3 4 mins 10 yrs

The theme around the Stafford Hospital tragedy seems to lean towards ‘responsibility’ and whether  a nurse, a doctor or, indeed, a management executive, upon seeing something disturbing; such as a patient lying in their own urine or faeces, should attempt to do something about this, or pass by on the other side of the ward.

I used to work in Construction as a M&E (mechanical, electrical) consulting engineer, on the supervisory side of things; directing, checking and approving all activities related to my expertise. The first day of my time on a very large project in the City of London, our big boss said to all present, “The one thing you must do is never to walk past a dangerous situation; you must always sort it. Because if you don’t, and someone is either injured or killed, you are responsible for that injury or death. No ‘ifs’ or ‘buts’, no excuses; that is the Law!”

I was given responsibility for all aspects of work on a seven-storey building which was a bit of an orphan, in that it was to be occupied by the ultimate client, but no-one wanted to look after the various bits of it. So on my first walk around site, I just noted all the areas where equipment and work activities were not to my liking, or where the possibility existed for safety problems to occur. For example, I sent back three truckloads of ventilation ducting on the grounds that all edges were razor sharp, no de-burring had been done, and if an inexperienced operator picked a section up without gloves, his hands would be lacerated within seconds. I went through the entire site like that, making sure that the men, and sometimes women, were protected in spite of themselves.

Up on the top floor slab, I came across a team who were installing large sections of plasterboard walling which would form a ventilation shaft up through the entire building. No safety barriers existed, piles of equipment were haphazardly dumped anywhere, and no safety rules were being even paid lip service. As it was the first time I had seen this crew, I mildly pointed out the many omissions within the work area; told the crew I would be watching for improvements, but decided to let them work on. As I descended the staircase, I heard the foreman mutter, “F******* Safety Bastard,. I reversed my course, stopped all their work on site, told the foreman that he would only be allowed to continue once all the relevant safety precautions were in place, all working and safety paperwork had been reviewed not only by myself but also the senior safety officer; all working practices would be monitored on a daily basis, and he would really have to watch the bad language!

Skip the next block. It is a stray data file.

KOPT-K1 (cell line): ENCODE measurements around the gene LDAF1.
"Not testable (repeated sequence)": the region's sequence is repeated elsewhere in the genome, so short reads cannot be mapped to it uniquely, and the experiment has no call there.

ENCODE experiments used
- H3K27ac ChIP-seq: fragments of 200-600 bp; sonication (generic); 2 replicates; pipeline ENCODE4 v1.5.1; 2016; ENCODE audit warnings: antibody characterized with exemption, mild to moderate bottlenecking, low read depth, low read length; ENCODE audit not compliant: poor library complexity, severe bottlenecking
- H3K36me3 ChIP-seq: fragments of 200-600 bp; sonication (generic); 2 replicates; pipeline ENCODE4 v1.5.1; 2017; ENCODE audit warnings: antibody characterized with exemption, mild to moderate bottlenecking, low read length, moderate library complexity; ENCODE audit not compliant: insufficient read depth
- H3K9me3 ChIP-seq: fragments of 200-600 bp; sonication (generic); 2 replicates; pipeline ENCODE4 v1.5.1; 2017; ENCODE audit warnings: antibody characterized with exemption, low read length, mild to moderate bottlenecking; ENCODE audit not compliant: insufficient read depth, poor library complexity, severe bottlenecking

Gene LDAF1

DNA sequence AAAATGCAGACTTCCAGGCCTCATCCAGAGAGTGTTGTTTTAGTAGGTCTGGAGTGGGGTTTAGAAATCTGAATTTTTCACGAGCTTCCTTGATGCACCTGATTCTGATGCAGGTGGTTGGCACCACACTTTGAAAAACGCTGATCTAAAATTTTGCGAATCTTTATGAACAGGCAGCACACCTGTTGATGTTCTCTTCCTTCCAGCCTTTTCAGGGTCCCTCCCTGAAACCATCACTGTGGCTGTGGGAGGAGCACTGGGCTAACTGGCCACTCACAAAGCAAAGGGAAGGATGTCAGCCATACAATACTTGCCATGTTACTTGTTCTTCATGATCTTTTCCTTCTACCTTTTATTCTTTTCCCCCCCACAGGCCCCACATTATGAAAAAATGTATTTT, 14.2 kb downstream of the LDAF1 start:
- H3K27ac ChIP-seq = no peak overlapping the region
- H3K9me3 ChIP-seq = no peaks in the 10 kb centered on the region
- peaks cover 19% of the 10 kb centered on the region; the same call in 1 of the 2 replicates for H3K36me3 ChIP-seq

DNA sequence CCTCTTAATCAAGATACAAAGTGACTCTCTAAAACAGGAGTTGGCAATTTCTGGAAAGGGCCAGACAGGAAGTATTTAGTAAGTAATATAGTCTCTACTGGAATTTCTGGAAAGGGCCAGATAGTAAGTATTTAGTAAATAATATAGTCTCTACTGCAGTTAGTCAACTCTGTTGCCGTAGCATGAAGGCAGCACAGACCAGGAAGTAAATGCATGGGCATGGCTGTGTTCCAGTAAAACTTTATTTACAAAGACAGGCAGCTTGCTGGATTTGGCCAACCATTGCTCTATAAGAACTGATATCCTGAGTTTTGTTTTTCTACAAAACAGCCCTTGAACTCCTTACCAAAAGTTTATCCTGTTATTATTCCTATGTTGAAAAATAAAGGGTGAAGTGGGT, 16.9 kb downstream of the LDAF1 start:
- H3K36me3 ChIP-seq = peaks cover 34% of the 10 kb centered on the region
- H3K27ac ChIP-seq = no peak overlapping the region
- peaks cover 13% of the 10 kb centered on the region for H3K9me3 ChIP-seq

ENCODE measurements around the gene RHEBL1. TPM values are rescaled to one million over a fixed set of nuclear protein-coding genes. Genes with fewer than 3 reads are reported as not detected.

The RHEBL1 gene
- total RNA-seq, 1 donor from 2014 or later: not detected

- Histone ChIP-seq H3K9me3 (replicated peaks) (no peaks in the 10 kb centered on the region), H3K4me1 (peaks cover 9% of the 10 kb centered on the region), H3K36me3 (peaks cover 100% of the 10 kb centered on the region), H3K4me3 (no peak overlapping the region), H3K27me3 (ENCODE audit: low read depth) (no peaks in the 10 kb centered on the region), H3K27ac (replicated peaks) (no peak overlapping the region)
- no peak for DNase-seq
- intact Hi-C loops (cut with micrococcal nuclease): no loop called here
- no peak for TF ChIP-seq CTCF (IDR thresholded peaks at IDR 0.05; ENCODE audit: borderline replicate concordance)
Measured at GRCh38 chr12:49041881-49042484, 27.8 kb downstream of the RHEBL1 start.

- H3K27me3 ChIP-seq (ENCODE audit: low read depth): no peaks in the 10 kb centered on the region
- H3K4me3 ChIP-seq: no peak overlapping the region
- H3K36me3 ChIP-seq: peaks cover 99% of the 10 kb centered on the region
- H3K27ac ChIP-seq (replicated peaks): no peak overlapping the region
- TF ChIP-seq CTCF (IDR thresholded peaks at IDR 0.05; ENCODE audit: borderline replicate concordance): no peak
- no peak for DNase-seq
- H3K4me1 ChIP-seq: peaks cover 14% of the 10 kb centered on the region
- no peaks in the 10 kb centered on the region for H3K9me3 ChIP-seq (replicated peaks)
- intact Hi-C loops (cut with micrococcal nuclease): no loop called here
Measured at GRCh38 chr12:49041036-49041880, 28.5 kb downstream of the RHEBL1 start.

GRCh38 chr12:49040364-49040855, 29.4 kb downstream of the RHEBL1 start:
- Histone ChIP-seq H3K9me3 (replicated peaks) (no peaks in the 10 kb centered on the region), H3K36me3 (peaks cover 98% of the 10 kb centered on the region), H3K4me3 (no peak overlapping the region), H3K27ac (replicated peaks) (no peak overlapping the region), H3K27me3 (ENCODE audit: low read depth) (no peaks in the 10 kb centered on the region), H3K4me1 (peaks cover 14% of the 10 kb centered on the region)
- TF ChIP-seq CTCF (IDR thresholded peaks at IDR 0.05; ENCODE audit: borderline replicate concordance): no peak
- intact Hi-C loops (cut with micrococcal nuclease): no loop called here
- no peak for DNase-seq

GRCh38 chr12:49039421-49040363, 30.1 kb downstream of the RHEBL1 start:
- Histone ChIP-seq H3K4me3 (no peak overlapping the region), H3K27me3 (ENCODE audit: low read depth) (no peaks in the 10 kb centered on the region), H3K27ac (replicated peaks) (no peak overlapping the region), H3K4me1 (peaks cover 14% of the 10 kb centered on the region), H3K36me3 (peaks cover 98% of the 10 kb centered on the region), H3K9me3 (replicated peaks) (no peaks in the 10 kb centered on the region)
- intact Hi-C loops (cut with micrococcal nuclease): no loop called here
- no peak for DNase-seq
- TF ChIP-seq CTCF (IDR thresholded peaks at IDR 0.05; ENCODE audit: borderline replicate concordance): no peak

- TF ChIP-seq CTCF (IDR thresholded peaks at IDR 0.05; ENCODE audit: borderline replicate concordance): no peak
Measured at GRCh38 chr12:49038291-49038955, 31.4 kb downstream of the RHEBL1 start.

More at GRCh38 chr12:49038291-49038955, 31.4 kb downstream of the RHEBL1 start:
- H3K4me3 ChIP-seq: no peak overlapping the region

Transfer that attitude to the Stafford Hospital, and those 1200 people would not have been even placed at risk, never mind died in their own filth.

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3 thoughts on ““Who is my neighbour?”

  1. Good job.

    You should not need legal requirements but we do, since many are sloppy.

    In the hospital, you might think that some would have intervened more out of a sense of duty for people suffering,of care. Law and management should not even need to intervene, if more people cared.

  2. But these days accountants rule the roost.
    I was responsible for a site and wanted some money for what I considered essential and urgent safety work. The chief accountant turned down the request for money. We had a row, with myself demanding the refusal in writing, with reasons, so that I could produce it at the Coroner’s inquest if necessary.
    Approval of my request for early retirement on very favourable terms came through a month later. So the money men won in the end as the newly appointed and newly promoted engineer probably wouldn’t be so insistent.

  3. My customers are maniacs for proper safety. A proper dollar spent now will save you ten down the road, along with lives, and less downtime.

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